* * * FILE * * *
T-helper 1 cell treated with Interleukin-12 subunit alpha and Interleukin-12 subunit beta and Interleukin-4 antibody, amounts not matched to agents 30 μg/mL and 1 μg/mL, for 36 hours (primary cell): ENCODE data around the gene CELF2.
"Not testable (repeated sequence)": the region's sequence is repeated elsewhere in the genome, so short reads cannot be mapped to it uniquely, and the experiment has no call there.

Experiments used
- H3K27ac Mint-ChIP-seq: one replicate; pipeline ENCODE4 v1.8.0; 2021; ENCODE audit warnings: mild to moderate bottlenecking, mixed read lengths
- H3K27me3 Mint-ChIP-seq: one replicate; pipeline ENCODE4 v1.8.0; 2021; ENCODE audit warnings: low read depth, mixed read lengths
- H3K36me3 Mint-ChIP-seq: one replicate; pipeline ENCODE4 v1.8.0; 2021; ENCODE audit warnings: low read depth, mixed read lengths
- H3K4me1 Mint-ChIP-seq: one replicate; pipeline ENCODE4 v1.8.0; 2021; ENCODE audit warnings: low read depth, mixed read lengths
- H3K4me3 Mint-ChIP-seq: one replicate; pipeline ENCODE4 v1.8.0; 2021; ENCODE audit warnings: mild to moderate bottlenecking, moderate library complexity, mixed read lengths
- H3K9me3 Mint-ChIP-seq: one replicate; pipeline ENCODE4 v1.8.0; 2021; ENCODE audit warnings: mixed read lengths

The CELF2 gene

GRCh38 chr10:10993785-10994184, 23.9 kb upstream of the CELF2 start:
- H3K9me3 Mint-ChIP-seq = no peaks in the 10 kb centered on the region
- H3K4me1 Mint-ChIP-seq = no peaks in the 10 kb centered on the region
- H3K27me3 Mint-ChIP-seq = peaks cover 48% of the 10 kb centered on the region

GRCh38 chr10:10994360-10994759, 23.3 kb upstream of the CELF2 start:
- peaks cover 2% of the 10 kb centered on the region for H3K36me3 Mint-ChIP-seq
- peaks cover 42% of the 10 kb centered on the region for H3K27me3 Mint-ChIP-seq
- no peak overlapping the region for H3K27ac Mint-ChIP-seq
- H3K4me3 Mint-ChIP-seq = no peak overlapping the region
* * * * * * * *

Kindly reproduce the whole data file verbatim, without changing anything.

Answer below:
T-helper 1 cell treated with Interleukin-12 subunit alpha and Interleukin-12 subunit beta and Interleukin-4 antibody, amounts not matched to agents 30 μg/mL and 1 μg/mL, for 36 hours (primary cell): ENCODE data around the gene CELF2.
"Not testable (repeated sequence)": the region's sequence is repeated elsewhere in the genome, so short reads cannot be mapped to it uniquely, and the experiment has no call there.

Experiments used
- H3K27ac Mint-ChIP-seq: one replicate; pipeline ENCODE4 v1.8.0; 2021; ENCODE audit warnings: mild to moderate bottlenecking, mixed read lengths
- H3K27me3 Mint-ChIP-seq: one replicate; pipeline ENCODE4 v1.8.0; 2021; ENCODE audit warnings: low read depth, mixed read lengths
- H3K36me3 Mint-ChIP-seq: one replicate; pipeline ENCODE4 v1.8.0; 2021; ENCODE audit warnings: low read depth, mixed read lengths
- H3K4me1 Mint-ChIP-seq: one replicate; pipeline ENCODE4 v1.8.0; 2021; ENCODE audit warnings: low read depth, mixed read lengths
- H3K4me3 Mint-ChIP-seq: one replicate; pipeline ENCODE4 v1.8.0; 2021; ENCODE audit warnings: mild to moderate bottlenecking, moderate library complexity, mixed read lengths
- H3K9me3 Mint-ChIP-seq: one replicate; pipeline ENCODE4 v1.8.0; 2021; ENCODE audit warnings: mixed read lengths

The CELF2 gene

GRCh38 chr10:10993785-10994184, 23.9 kb upstream of the CELF2 start:
- H3K9me3 Mint-ChIP-seq = no peaks in the 10 kb centered on the region
- H3K4me1 Mint-ChIP-seq = no peaks in the 10 kb centered on the region
- H3K27me3 Mint-ChIP-seq = peaks cover 48% of the 10 kb centered on the region

GRCh38 chr10:10994360-10994759, 23.3 kb upstream of the CELF2 start:
- peaks cover 2% of the 10 kb centered on the region for H3K36me3 Mint-ChIP-seq
- peaks cover 42% of the 10 kb centered on the region for H3K27me3 Mint-ChIP-seq
- no peak overlapping the region for H3K27ac Mint-ChIP-seq
- H3K4me3 Mint-ChIP-seq = no peak overlapping the region